Multigenerational living used to be the norm, not the exception. Today, it’s more common for adult children of ageing parents to live outside the home, but that’s changing. Some families move back in together to relieve financial burdens on adult children, while others do so to make it easier for ageing parents to get the care they need at home.
No matter why modern families decide to give multigenerational living a try, it will require making some changes. Read on to find out about four ways to ease the challenges of having multiple generations living under the same roof to make it easier to embrace the many benefits of shared households.
Most people value their privacy. Adult children providing caregiving services for ageing parents often feel overwhelmed, especially if it’s difficult to find time alone, without even realizing their parents feel the same way. Make sure everyone has the time and space he or she needs to maintain emotional stability and keep the atmosphere in the home relaxed, whether that space is a bedroom, a home office, or a shared den made off-limits temporarily to provide a reprieve.
Seniors who value their privacy and don’t feel comfortable moving in with their adult children should know they also have other options. Those who aren’t willing to give multigenerational living a shot can try going to brandycare.com to learn about other options.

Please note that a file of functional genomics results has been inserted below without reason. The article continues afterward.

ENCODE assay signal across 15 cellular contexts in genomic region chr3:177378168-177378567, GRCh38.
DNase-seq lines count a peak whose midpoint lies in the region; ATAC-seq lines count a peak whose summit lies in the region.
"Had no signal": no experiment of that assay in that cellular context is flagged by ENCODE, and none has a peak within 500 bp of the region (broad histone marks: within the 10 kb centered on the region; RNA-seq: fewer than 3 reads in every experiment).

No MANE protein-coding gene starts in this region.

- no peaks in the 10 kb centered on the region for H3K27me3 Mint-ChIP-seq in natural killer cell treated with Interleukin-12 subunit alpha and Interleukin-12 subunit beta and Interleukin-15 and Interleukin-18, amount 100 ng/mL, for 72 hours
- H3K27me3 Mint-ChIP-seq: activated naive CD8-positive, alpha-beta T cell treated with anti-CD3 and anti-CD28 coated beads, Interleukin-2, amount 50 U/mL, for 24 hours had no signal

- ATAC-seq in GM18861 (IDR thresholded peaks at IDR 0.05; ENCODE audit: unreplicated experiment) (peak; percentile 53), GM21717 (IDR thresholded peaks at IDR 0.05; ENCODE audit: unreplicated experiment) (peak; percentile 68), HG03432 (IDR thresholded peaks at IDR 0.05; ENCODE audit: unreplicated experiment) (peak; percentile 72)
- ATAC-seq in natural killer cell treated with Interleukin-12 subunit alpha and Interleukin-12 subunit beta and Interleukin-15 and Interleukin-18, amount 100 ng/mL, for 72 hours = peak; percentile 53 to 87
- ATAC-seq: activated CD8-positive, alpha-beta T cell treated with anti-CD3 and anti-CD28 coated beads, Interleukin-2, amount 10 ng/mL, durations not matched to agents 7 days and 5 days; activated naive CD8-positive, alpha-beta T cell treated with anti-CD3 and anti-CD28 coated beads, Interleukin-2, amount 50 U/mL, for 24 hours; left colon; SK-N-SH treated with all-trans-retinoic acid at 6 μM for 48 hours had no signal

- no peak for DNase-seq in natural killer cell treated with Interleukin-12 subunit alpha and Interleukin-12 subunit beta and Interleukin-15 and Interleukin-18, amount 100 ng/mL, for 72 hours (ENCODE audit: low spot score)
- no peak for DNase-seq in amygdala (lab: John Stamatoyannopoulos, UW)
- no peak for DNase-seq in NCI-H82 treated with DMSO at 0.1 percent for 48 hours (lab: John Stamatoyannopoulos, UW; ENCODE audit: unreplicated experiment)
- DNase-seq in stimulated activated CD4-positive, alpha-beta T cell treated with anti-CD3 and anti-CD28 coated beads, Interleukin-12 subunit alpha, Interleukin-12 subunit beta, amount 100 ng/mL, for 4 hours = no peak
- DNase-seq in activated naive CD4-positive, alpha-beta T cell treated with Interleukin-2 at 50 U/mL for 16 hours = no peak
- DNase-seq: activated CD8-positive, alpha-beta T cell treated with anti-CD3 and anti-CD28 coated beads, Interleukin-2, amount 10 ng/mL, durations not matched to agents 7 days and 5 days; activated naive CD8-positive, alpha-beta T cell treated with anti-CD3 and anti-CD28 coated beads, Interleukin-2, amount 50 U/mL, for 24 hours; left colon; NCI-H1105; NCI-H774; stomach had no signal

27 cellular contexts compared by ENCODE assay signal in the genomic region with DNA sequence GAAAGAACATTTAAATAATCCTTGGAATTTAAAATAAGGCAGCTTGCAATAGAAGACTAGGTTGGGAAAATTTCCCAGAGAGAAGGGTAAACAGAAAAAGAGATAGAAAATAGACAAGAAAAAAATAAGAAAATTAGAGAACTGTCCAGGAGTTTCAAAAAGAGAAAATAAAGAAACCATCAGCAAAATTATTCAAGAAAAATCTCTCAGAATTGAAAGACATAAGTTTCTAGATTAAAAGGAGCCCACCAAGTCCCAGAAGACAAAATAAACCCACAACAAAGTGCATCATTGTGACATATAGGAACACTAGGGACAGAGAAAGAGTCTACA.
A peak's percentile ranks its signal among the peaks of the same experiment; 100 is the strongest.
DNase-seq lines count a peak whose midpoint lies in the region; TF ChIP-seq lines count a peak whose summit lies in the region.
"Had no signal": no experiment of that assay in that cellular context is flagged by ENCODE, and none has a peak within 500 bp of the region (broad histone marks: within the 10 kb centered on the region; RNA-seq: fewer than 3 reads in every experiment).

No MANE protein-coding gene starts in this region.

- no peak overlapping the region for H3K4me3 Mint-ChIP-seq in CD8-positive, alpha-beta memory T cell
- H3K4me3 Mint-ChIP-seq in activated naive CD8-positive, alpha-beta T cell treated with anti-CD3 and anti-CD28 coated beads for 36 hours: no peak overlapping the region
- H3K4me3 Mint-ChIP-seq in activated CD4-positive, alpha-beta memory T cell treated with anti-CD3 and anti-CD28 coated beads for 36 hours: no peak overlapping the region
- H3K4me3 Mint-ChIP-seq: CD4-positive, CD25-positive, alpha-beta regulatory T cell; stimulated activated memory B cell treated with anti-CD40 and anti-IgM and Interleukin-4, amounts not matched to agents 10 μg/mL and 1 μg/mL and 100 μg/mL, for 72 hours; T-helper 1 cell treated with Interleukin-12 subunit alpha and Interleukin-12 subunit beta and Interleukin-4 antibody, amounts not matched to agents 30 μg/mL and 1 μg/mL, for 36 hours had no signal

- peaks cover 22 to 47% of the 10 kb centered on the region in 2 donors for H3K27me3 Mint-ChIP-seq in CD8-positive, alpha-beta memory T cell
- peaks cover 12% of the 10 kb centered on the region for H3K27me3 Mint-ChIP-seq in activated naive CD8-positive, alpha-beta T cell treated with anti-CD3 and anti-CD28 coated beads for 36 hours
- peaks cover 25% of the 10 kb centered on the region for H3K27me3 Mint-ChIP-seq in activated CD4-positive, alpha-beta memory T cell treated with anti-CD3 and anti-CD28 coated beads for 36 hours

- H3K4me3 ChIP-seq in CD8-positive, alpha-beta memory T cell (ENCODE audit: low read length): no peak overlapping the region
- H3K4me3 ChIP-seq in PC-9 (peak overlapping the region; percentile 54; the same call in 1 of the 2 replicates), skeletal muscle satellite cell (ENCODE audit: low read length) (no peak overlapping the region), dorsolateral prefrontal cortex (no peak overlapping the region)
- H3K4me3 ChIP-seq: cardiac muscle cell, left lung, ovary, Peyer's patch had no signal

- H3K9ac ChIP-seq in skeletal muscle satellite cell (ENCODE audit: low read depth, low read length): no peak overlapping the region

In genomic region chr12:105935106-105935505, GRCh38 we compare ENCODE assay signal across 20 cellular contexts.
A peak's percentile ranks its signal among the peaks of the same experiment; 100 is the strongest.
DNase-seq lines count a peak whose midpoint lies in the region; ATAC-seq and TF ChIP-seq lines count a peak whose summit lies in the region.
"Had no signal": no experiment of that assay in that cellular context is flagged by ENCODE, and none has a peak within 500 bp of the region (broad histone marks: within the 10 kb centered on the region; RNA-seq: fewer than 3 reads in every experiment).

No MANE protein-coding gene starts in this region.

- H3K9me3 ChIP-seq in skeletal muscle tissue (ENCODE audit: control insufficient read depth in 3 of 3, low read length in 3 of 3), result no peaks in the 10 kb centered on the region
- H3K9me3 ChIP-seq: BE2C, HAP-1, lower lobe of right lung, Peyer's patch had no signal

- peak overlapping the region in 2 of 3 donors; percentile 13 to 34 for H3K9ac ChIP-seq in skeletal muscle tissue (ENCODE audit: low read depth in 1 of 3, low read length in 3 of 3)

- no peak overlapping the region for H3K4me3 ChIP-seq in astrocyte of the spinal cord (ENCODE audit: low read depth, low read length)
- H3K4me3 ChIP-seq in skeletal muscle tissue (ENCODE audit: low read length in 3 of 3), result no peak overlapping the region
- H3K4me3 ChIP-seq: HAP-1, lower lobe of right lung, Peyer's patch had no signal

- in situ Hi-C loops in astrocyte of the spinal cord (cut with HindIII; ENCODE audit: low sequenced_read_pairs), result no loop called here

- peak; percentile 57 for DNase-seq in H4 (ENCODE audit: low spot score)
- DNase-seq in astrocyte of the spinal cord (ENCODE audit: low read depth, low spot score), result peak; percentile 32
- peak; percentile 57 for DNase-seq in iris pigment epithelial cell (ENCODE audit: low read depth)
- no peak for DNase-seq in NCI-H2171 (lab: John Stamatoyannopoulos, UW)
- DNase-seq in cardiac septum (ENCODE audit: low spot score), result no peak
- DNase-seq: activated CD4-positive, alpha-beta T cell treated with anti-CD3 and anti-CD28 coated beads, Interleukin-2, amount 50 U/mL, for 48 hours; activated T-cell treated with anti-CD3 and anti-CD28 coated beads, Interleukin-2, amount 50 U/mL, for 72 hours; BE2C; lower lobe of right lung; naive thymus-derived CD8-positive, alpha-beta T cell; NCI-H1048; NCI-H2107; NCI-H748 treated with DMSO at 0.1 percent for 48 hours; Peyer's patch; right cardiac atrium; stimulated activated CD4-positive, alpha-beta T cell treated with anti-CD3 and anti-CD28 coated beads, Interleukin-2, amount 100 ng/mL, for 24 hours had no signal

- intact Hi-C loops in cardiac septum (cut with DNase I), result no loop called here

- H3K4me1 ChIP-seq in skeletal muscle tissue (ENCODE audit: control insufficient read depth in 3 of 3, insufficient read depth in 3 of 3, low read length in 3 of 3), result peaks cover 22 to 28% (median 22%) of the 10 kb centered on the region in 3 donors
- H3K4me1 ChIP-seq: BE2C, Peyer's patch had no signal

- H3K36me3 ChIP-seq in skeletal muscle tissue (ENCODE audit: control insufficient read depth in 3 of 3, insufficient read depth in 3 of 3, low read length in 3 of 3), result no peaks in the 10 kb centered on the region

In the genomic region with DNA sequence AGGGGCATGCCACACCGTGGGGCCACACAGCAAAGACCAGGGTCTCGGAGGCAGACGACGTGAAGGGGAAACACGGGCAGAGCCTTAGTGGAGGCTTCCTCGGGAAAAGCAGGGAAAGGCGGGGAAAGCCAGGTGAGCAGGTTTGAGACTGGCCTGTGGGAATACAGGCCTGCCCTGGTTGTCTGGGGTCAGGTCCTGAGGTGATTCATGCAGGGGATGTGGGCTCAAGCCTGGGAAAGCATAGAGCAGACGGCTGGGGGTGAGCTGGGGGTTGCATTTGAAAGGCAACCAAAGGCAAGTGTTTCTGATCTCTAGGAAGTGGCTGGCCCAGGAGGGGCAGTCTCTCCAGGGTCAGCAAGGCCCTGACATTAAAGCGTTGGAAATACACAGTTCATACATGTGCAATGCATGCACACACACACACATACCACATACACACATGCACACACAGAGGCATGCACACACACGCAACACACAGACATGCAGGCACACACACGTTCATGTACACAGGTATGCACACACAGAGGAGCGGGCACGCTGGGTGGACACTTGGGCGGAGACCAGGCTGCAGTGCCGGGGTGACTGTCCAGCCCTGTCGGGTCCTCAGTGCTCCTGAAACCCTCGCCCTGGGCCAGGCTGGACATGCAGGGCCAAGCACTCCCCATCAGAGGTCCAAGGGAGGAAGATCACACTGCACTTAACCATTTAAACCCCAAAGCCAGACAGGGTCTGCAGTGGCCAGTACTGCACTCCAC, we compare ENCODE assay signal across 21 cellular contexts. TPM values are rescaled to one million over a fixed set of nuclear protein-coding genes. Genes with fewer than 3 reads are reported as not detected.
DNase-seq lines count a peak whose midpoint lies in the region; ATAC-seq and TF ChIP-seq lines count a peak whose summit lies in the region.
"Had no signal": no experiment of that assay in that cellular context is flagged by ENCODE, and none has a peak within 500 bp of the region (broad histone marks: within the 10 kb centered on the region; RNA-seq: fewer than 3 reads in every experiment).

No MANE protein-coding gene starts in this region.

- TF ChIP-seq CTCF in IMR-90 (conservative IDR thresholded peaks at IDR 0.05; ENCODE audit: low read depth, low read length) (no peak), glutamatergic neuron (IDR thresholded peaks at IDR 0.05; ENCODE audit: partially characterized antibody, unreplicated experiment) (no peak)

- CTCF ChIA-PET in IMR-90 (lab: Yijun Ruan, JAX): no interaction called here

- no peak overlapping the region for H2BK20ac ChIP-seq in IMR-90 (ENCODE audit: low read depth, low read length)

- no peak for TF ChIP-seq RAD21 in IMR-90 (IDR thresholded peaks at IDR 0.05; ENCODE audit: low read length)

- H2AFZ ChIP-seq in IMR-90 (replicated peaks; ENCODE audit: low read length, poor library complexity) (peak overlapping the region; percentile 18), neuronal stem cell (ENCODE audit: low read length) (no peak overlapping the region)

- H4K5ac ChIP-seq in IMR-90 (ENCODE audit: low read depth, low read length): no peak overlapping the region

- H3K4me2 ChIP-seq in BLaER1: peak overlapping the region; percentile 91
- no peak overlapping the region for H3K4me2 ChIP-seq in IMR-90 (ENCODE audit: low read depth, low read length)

Divvy Up Chores
All families fall into patterns when it comes to household responsibilities. Those patterns need to change when multiple generations move in together. It’s best to divvy up chores and other household responsibilities early on so that no one person bears the brunt of the stress.
Family caregivers are already aware that there are some tasks their parents are no longer able to tackle alone. That doesn’t mean ageing parents can’t do anything, though. For those who aren’t severely mobility impaired, simple household chores can provide a great opportunity to get some exercise, maintain old routines, and make seniors feel more involved in family affairs.
Setting boundaries is especially essential for adult caregivers with children, but it’s important for all families. Primary caregivers should be clear with their parents about what snacks, activities, and TV shows they consider appropriate for their kids and what roles they want them to play when it comes to discipline and upbringing. It’s better to plan a family meeting to make things clear from day one to avoid the stress, drama, and hurt feelings that often come with crossing unspoken boundaries.
Connect as a Family
Multigenerational living offers plenty of opportunities in addition to challenges, so take advantage of them. Plan to spend time connecting as a family, but don’t place too much of a burden of care on seniors. It’s just as important for parents to spend time away from home with their kids as it is to make grandparents feel valued and included in daily life. Balance activities that are fun for everyone with planning to get young kids out of seniors’ hair for short periods to encourage connection without creating a burden for anyone.
The Bottom Line
Multigenerational living arrangements aren’t for everyone, and even those who are extremely family-oriented will find that moving in together creates new challenges. Try to embrace the good things about this kind of living situation and come up with plans to mitigate potential problems before they come up.
Are you multigenerational living? I’d love to hear your thoughts.